Jonah leans against the cobweb-covered wall, his big, brown eyes smiling. His cheeks are hollow, and his clothes are torn in places. But he does have a thick black coat, and a pair of black worn boots. That’s a mercy that his owner has afforded him. Owners don’t bother giving illegitimates coats and boots, which results in people getting frostbite.
“Enly, how are you?” Jonah holds out one of his heavily scarred hands as he asks the question. He’s eager for sustenance. I pull a bundle out of my pocket and hand it to him. It’s fortunate that my coat has deep pockets. He unwraps a turkey and cheese sandwich and savagely bites into it. My heart breaks at seeing him so eager to eat something as basic as a sandwich; as if it were a commodity that would be stolen if it wasn’t consumed. This was never supposed to happen.
“I also brought you an apple and crackers,” I tell him. Jonah doesn’t finish his sandwich. He slips it into his pocket and smiles, revealing yellowed teeth.
“How are you, Enly?” he asks again, making me sigh.
“Don’t worry about me, Jonah. I’m fine,” I assure him.
“Do you have any friends, aside from Kip?”
“No.” There’s honestly no reason to draw attention to myself. My aloofness has kept people from discovering my meetings with Jonah. The kitchen maid that smuggles Jonah into the academy was employed by my father until she married a factory worker and had to relocate to be closer to his job. She and Kip are the only allies that I need. Kip is my in with the nobility, while my friendship with Mary endears me to the staff.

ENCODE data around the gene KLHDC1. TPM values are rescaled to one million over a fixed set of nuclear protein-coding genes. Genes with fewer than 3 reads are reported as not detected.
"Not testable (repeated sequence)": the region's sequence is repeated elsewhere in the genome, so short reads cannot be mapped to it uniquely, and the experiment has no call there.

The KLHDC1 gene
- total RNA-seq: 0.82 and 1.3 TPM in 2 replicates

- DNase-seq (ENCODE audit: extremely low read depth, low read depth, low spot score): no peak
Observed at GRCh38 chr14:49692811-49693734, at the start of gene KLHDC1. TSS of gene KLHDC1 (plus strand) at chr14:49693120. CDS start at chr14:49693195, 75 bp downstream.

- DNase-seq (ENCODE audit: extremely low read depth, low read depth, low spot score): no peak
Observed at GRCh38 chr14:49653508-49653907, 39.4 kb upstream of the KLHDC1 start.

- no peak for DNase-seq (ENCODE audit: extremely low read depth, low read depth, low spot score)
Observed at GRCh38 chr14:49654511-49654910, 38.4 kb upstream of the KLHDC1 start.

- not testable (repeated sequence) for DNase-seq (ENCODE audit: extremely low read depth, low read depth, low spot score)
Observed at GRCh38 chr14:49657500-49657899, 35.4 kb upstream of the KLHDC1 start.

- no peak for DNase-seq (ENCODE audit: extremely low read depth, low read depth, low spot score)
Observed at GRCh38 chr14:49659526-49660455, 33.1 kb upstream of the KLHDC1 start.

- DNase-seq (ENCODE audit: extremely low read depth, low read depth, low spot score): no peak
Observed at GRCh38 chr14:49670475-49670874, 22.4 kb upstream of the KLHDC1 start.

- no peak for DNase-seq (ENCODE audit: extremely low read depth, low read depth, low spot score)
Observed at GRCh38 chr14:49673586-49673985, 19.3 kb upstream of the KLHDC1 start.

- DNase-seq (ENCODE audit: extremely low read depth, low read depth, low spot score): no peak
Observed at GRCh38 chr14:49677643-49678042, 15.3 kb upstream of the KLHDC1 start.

“Enly, you need to talk to people. You can’t shut them out. I want you to be happy,” Jonah pleads.
“I’ll be happy once you’re a free man,” I tell him. Jonah shakes his head.
“That could take a few years,” he warns me.
“Then I guess it will take that long for me to be happy. Now, eat up,” I demand as I hand him the rest of the food that I am able to hoard for him. Jonah slips the crackers into his pocket and eats the apple, which is strange. He can’t put aside food for later. If his owner finds it, he would assume that Jonah went out scavenging in a few pantries.
“Thank you for the meal, Enly. Now, tell me about your classes.”
“You didn’t eat all of it. Are you sick?” I ask, worried.
Jonah sucks in a deep breath and then straightens.